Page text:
The brewery was also dependent upon other employees for its success. Key Bavarian managers in the late 1940s were: Arthur Helmering, Route Superintendent; George Theele, Bottle Shop Foreman; Joe Ponzer, Sales Manager; Larry Schrand and Courtney Schrand, Bottling Superintendents; John Collins, Shipping Superintendent; James Caldwell, Chief Engineer; and, Jack Shannon, Branch Manager. Some of these men, and other important employees at the Bavarian Brewing Co., are shown on the side in front of the brew kettle. Please select the picture for individual names. After the Heidelberg Brewery was acquired by Bavarian in 1949, Walter Zannis became Brewmaster of Plant No. 2. In 1951, Carl Moeller became Master Brewmaster of both plants.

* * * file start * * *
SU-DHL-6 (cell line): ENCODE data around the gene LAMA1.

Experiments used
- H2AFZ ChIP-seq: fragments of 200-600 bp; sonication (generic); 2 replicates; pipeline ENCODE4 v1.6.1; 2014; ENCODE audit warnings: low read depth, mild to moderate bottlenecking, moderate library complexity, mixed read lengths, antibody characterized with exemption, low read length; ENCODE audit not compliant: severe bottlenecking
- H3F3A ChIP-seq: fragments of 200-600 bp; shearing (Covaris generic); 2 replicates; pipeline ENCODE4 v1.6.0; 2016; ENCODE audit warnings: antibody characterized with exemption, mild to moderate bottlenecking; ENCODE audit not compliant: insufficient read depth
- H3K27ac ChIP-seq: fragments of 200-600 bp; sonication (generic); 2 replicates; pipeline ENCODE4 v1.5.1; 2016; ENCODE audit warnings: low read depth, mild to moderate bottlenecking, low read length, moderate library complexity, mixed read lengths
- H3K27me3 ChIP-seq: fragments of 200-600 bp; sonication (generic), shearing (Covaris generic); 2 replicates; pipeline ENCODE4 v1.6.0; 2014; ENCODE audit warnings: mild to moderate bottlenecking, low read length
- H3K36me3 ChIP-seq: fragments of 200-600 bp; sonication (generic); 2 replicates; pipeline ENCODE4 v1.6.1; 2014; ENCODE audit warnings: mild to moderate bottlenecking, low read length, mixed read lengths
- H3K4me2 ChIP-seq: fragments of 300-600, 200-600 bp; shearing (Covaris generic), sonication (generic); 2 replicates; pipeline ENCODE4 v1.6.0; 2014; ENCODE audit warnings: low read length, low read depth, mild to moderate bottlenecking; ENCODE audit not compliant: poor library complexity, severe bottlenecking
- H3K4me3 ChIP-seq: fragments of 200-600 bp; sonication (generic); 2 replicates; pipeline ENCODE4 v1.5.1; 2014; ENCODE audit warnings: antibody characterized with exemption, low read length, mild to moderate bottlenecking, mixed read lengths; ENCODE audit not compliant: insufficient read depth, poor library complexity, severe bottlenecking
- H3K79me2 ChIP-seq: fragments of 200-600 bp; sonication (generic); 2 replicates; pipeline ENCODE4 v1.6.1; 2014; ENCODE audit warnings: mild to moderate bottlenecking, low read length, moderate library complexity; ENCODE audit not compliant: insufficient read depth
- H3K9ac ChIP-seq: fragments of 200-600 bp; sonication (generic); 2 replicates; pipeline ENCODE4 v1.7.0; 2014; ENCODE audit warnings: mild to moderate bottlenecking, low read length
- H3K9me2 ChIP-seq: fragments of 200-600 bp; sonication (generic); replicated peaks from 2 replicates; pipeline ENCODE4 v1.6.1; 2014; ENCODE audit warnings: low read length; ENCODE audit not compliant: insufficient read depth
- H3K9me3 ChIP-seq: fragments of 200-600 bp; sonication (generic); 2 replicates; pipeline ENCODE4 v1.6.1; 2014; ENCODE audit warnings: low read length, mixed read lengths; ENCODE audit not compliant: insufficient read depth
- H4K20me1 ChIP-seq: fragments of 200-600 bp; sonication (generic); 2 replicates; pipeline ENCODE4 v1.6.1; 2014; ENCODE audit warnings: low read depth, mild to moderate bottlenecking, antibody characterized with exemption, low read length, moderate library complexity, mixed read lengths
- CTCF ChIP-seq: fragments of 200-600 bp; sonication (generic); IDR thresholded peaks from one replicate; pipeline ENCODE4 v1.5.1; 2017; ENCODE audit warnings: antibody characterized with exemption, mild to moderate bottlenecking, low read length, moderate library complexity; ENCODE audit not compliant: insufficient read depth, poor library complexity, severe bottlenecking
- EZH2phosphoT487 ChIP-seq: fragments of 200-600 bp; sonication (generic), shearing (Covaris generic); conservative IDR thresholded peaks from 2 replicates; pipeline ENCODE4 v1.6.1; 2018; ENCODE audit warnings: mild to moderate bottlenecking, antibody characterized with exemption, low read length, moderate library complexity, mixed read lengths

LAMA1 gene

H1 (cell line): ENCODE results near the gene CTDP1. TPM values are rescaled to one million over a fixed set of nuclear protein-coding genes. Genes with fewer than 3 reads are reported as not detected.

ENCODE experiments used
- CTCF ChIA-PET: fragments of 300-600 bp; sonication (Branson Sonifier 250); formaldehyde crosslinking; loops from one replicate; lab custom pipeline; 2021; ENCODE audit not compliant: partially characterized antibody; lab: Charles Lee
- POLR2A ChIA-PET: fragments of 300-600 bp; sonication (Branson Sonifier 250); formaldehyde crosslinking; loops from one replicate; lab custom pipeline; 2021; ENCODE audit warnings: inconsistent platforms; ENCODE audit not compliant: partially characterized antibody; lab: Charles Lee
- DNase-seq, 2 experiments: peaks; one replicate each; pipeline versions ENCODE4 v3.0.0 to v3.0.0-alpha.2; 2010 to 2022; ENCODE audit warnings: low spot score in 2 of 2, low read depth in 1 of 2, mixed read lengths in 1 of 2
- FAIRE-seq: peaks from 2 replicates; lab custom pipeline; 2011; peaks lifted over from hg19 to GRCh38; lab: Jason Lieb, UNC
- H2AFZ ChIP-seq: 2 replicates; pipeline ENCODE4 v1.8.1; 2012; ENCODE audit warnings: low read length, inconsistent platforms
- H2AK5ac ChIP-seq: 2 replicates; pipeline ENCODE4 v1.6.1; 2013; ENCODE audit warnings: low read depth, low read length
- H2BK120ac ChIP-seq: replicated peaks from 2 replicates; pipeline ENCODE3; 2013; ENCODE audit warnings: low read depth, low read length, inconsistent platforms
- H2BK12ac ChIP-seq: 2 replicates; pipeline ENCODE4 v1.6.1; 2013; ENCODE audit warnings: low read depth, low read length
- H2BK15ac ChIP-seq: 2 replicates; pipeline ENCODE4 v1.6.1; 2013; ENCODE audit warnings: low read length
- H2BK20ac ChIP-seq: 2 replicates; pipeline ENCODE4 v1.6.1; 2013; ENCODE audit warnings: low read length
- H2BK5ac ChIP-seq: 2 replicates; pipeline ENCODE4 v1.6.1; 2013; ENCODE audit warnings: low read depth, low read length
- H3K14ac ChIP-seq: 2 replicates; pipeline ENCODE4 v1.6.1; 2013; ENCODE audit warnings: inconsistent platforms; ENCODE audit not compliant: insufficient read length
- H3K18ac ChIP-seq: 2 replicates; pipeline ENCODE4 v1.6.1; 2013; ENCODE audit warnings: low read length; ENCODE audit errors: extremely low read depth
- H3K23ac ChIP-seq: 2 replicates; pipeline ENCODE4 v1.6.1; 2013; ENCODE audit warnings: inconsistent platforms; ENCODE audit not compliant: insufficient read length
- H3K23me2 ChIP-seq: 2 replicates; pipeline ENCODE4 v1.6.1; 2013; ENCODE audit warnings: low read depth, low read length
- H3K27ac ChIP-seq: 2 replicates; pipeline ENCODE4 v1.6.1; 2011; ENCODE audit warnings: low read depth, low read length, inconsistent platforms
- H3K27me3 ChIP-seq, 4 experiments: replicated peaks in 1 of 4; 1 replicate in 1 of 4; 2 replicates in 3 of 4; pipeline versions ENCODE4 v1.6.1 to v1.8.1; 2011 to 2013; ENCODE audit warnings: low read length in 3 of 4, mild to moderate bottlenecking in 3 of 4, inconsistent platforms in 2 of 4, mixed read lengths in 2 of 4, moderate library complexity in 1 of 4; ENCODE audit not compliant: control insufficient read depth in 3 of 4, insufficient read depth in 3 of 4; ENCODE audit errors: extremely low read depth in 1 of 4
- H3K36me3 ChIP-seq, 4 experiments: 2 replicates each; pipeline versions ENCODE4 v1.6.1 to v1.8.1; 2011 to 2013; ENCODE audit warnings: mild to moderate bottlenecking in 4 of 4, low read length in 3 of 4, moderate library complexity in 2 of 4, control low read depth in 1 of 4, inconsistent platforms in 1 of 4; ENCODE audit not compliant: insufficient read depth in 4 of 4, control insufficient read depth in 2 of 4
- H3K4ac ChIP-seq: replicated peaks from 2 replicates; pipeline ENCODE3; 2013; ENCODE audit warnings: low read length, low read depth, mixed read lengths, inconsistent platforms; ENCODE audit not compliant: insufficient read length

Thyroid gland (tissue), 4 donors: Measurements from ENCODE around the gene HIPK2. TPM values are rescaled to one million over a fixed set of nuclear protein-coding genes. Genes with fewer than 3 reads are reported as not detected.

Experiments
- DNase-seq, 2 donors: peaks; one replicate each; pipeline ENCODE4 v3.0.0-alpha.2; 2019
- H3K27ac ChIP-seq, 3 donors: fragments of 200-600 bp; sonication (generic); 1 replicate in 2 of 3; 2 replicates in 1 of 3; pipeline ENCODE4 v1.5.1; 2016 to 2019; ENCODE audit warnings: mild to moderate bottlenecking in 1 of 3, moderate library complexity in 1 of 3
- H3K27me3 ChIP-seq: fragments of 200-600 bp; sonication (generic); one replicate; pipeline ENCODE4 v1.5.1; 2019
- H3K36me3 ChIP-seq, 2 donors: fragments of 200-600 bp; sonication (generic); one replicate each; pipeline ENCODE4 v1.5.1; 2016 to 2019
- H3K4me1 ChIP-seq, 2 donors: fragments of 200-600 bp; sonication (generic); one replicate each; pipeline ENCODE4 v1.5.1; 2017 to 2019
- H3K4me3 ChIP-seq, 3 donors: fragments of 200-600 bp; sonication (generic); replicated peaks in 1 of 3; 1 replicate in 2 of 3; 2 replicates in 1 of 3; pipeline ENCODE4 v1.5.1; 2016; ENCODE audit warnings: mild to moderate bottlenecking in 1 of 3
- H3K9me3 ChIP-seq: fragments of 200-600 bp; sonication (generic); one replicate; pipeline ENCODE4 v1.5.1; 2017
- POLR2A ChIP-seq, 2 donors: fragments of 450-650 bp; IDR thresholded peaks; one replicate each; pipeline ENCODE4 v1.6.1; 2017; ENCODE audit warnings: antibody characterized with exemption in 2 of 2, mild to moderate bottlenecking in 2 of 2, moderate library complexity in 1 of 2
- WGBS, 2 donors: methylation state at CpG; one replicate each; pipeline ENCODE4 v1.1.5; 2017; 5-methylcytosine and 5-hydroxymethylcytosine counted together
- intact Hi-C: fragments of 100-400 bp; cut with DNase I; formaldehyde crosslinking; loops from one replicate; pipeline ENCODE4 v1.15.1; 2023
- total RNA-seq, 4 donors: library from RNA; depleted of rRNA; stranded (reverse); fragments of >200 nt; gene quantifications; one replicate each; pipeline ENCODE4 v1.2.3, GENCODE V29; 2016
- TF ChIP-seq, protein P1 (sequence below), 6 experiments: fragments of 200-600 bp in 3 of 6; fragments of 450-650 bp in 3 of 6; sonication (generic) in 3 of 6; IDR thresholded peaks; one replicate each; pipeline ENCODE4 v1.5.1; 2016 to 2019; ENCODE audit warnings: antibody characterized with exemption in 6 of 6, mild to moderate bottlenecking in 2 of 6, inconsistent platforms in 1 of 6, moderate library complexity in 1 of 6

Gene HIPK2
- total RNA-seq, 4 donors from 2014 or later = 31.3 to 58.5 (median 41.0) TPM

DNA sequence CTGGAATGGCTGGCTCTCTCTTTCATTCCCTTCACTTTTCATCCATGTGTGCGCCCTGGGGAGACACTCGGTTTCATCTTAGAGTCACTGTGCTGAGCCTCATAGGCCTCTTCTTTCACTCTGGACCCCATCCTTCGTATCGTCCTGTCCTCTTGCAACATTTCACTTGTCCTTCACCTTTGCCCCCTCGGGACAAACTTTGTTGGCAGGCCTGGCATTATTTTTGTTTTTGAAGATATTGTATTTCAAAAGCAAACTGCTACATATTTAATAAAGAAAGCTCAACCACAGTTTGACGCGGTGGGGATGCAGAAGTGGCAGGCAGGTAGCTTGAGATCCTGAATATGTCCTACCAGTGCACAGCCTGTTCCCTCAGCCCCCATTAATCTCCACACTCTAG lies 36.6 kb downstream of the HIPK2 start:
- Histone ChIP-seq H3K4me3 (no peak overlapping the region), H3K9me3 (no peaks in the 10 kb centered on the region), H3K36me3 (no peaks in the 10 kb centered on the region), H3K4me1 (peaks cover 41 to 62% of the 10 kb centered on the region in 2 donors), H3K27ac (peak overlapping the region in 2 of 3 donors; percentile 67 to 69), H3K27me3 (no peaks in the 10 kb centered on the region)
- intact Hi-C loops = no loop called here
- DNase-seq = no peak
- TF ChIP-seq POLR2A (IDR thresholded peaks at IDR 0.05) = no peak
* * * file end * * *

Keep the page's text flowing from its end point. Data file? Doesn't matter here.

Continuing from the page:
c. 1950. Key Managers at Bavarian Brewing Co. Source: Behringer - Crawford Museum.

After WWII, brewery management and ownership shifted away from an equal-division arrangement between the three Schott Brothers (George, Lou and Will). When George resigned, he apparently sold his brewery interest to his brother Will. Therefore, the majority ownership—about two-thirds of the Bavarian Brewing Co.’s privately held common stock—became principally vested with the families of William C. (& Lucia Riedlin) Schott and their two sons. The remainder of the stock, and about one-third of the ownership interest, was vested with Will's brother Lou and his family.

Will's sons also became more active in the brewery. His oldest son Bill joined the company beginning around 1940 and became a Director when George resigned in 1945. Will's youngest son Louis L. Schott joined in 1948 after serving in WWII and graduating from Dartmouth College. Louis became the Cincinnati Branch Manager in 1949. By 1951 he was Assistant Secretary and Assistance Treasurer to his brother Bill. In 1952, Louis became Treasurer and Bill became Secretary. Around that same time, Ray Hoffman also became Vice President, in addition to acting as the General Manager.